Global demand for oil has been fuelled by China and India
The price of crude oil could soar to $200 a barrel in as little as six months, as supply continues to struggle to meet demand, a report has warned.
Goldman Sachs energy strategist Argun Murti made the warning as benchmark US light crude passed the $123 mark for the first time.
Surging demand was increasingly likely to create a "super-spike" past $200 in six months-to-two years' time, he said.
Oil prices have now risen by 25% in the
last four months and 400% since 2001.
US sweet, light crude hit an all-time peak of $123.53 (£63.25) on Wednesday, while London Brent crude jumped to $122.32.
Mr Murti correctly predicted three years ago - when oil was about $55 a barrel - that it would pass $100, which it reached for the first time in January of this year.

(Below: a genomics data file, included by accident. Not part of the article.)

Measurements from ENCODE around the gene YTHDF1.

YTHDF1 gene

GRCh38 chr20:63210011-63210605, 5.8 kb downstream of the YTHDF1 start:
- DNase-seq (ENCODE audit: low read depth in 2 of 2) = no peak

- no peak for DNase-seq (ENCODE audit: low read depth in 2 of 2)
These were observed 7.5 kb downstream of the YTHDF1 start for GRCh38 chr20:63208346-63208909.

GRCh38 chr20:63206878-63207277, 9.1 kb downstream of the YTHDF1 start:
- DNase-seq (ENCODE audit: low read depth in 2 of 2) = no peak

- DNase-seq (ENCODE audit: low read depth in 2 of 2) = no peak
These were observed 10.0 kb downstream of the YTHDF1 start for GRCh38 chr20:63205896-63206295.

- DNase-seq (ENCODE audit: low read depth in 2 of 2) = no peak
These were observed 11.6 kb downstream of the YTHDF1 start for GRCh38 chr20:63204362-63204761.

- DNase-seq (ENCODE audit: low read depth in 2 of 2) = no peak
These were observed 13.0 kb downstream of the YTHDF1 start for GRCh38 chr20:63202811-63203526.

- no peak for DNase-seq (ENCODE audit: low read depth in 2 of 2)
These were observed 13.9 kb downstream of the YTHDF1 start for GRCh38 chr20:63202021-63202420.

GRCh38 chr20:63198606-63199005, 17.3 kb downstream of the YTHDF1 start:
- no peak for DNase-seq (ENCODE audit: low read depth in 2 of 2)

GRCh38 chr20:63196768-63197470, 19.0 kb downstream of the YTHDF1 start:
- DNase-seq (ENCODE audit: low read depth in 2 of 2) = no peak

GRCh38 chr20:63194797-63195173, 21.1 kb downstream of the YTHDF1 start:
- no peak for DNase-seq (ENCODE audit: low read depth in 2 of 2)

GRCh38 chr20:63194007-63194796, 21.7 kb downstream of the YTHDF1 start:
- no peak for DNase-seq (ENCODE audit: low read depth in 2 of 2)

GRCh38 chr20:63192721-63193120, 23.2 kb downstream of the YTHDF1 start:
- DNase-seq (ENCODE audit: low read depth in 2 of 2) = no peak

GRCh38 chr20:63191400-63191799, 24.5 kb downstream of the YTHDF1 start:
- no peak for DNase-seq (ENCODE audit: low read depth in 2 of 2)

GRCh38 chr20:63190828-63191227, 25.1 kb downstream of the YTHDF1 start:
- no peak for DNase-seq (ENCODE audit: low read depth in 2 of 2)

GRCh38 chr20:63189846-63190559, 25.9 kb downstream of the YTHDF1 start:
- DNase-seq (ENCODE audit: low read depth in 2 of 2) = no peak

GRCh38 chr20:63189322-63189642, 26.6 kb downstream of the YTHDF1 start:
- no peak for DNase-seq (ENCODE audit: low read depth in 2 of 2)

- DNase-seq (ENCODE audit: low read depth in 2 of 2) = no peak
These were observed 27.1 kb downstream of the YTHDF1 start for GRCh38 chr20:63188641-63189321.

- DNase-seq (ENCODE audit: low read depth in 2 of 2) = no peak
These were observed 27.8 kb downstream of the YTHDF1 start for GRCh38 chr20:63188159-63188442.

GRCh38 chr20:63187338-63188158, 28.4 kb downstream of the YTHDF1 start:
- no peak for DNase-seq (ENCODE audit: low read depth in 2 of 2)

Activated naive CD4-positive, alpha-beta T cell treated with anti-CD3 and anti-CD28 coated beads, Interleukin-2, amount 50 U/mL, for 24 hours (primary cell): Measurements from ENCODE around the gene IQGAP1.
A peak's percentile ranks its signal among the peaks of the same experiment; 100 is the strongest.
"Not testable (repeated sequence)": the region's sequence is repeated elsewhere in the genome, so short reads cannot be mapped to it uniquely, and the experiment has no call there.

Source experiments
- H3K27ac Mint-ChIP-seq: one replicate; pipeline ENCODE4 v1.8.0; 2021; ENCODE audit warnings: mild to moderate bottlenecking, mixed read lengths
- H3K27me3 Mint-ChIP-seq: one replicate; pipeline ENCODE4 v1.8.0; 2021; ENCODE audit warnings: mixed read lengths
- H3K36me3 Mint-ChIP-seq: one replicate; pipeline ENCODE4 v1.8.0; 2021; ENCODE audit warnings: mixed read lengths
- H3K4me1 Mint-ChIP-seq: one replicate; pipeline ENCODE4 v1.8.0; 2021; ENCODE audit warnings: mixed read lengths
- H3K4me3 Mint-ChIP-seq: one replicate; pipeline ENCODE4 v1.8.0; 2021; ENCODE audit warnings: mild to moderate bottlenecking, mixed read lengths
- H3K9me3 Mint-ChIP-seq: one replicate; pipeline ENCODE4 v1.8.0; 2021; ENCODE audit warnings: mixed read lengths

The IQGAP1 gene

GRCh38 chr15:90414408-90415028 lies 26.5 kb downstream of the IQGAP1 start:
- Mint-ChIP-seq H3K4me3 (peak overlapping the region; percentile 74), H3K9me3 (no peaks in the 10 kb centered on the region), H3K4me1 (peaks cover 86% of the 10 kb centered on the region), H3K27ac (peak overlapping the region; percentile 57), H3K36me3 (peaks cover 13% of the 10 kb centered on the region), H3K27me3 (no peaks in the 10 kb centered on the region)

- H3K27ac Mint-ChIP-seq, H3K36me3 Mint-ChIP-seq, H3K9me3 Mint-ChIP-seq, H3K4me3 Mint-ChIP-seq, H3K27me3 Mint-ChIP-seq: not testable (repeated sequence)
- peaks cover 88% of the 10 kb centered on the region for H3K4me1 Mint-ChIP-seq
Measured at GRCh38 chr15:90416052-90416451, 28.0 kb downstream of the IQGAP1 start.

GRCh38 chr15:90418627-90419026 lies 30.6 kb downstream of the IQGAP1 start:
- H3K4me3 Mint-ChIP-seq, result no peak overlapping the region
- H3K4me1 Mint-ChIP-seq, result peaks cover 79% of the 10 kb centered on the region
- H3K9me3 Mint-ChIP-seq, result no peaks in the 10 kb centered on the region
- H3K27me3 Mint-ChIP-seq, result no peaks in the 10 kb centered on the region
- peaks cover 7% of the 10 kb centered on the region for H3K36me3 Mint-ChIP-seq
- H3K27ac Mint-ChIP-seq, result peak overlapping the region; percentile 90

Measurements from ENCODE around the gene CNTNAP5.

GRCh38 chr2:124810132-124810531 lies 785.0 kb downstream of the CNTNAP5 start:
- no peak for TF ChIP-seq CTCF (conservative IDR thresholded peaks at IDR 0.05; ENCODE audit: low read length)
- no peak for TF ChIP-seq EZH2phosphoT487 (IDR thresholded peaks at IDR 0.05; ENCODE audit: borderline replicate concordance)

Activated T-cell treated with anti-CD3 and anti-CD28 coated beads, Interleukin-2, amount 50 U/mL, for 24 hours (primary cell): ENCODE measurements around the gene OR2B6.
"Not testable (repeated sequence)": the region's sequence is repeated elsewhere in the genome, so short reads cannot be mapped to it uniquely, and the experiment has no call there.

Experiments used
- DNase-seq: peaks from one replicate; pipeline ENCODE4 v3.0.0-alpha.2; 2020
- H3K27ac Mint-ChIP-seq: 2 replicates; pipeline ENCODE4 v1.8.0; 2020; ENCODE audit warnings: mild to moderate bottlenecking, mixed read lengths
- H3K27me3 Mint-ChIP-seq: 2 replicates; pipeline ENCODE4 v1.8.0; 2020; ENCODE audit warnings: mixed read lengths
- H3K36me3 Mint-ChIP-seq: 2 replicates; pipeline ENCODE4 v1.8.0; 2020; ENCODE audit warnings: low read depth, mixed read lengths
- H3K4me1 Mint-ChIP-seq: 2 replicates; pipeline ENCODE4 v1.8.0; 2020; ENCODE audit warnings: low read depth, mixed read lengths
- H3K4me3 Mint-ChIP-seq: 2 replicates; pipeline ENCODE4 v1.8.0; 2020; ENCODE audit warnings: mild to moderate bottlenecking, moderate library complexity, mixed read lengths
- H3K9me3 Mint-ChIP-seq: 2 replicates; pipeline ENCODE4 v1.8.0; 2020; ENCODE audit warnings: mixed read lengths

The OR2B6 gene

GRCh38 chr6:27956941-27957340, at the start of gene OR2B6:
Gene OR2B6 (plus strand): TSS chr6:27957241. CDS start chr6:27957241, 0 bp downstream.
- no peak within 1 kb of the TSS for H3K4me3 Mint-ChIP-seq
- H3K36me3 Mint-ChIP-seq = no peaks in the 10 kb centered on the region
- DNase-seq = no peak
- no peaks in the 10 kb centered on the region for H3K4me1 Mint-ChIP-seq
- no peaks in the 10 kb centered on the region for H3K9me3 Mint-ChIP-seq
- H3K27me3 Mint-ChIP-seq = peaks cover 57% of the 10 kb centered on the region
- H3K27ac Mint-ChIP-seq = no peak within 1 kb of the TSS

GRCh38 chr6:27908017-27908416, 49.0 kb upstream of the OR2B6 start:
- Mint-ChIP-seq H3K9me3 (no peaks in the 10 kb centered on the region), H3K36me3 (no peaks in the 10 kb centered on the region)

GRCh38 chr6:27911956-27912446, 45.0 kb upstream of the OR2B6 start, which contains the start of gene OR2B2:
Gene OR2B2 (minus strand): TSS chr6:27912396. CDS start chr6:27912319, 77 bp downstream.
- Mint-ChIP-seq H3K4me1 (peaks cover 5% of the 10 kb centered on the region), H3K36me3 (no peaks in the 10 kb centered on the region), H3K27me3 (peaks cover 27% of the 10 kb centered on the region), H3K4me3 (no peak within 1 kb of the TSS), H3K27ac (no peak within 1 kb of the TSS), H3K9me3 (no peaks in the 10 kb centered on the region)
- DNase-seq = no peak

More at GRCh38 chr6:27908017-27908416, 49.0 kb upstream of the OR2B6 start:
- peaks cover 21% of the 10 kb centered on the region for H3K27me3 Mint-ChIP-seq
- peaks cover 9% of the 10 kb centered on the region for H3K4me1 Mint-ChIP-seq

Soaring global demand for oil is being led by China's continuing economic boom and, to a lesser extent, by India's rapid economic expansion.
Both are now increasingly competing with the US, the European Union and Japan for the lion's share of global oil production.
This additional demand comes at a time of continuing production problems in a number of oil-producing nations.
Production is down in Nigeria after the latest attacks on pipelines this week by anti-government militants, while Iraqi exports through the north of the country have been hit by renewed cross-border raids by Turkish forces against Kurdish insurgents.
Oil prices are also rising as the key US summer driving season approaches.
Economists warn that continuing high oil prices will impact on the global economy, hitting growth and fuelling inflation.